“She’s up there with Ian Rankin among practitioners of character-driven Scottish noir.” (The Philadelphia Inquirer)
“Riveting. . . . An installment that exposes the bleakness of small-town Scotland as skillfully as it does the bustling mean streets of Glasgow.” (Publishers Weekly (starred review))
“A wee fine read.” (Winnipeg Free Press)
“A page turner that is guaranteed to satisfy mystery lovers.” (The Vancouver Sun)
“There’s a wonderful Glasgow-ness to Mina’s writing. Using various points of view, she captures a city full of hopelessness and hope, a place of deep class divides and gang crime, of loyalty and pride in belonging.” (NOW Magazine)
“Deliciously shadowy.” (Metro London)
“Atmospheric and compelling.” (Woman & Home (UK))
“Takes you right under the characters’ skin. A relentlessly tense and exciting read, every page oozes menace and its core of truth makes it all the more unsettling.” (Sunday Mirror)
“A terrific exploration of crime and oppression.” (Kirkus Reviews (starred review))
From the Back Cover
A stand-alone true crime thriller from the acclaimed author of the Alex Morrow novels that exposes the dark hearts of the guilty . . . and the innocent.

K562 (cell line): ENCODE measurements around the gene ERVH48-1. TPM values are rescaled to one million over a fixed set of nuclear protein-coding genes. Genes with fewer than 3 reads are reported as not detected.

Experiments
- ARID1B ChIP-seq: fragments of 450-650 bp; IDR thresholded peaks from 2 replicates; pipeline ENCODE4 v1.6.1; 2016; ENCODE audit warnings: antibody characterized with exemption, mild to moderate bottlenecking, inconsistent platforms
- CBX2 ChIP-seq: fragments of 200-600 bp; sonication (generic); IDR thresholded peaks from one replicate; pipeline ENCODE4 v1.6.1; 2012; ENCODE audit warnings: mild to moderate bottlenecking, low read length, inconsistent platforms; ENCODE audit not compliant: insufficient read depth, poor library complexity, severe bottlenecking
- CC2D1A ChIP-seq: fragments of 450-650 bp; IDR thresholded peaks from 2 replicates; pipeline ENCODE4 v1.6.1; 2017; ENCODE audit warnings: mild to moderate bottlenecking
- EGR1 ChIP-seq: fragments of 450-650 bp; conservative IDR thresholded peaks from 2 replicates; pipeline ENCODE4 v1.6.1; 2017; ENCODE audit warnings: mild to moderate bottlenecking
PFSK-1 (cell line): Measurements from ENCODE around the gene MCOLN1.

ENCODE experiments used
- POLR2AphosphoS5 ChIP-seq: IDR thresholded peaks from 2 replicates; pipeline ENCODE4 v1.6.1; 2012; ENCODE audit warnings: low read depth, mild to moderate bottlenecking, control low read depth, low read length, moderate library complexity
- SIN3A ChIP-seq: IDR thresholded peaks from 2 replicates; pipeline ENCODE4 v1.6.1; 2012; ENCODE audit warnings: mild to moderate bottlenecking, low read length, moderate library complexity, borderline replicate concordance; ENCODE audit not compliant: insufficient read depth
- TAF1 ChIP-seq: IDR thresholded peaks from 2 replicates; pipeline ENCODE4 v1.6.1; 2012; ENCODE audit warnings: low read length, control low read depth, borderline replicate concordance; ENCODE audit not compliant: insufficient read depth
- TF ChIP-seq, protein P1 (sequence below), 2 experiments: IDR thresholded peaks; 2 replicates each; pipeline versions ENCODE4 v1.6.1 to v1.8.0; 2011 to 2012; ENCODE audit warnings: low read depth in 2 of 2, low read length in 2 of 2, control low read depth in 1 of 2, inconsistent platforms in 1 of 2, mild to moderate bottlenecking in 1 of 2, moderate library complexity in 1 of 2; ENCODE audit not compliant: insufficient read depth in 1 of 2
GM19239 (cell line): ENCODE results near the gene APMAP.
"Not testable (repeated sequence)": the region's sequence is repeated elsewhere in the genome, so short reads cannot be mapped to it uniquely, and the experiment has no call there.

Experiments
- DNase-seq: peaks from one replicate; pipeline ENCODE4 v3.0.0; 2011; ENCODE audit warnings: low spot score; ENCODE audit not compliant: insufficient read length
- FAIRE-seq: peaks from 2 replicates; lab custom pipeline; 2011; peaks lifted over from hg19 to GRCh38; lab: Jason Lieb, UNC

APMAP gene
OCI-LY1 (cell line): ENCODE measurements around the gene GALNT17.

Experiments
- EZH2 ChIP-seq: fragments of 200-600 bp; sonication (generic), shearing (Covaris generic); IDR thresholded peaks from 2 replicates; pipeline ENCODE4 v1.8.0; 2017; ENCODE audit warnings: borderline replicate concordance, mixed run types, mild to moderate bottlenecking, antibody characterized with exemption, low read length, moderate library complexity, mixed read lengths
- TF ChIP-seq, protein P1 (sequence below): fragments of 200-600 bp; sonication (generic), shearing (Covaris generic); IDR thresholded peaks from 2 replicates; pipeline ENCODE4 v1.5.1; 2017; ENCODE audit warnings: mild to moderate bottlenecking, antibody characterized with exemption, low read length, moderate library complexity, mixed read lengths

True story: 1958, Glasgow. Peter Manuel broke into a suburban villa in Glasgow and murdered three members of the Watt family. William Watt, the father, a successful businessman and entrepreneur, was arrested and jailed for the crime, but the police couldn’t find enough evidence to charge him and he was released. Watt was determined to clear his own name and let it be known that he would pay for information. Peter Manuel contacted him and offered to help. The two men met in a bar and spent the next twelve hours drinking together.
No one knows what happened that night.
When Manuel was finally arrested weeks later on another murder charge, he represented himself in what the newspapers called the trial of the century.
The Long Drop is Denise Mina’s reimagining of the mysterious night Peter Manuel and William Watt spent together, intercut with the transcripted trial. Through a careful reconstruction of events, Mina’s riveting prose attempts to make sense of one of the most baffling and intriguing true crime cases in legal history.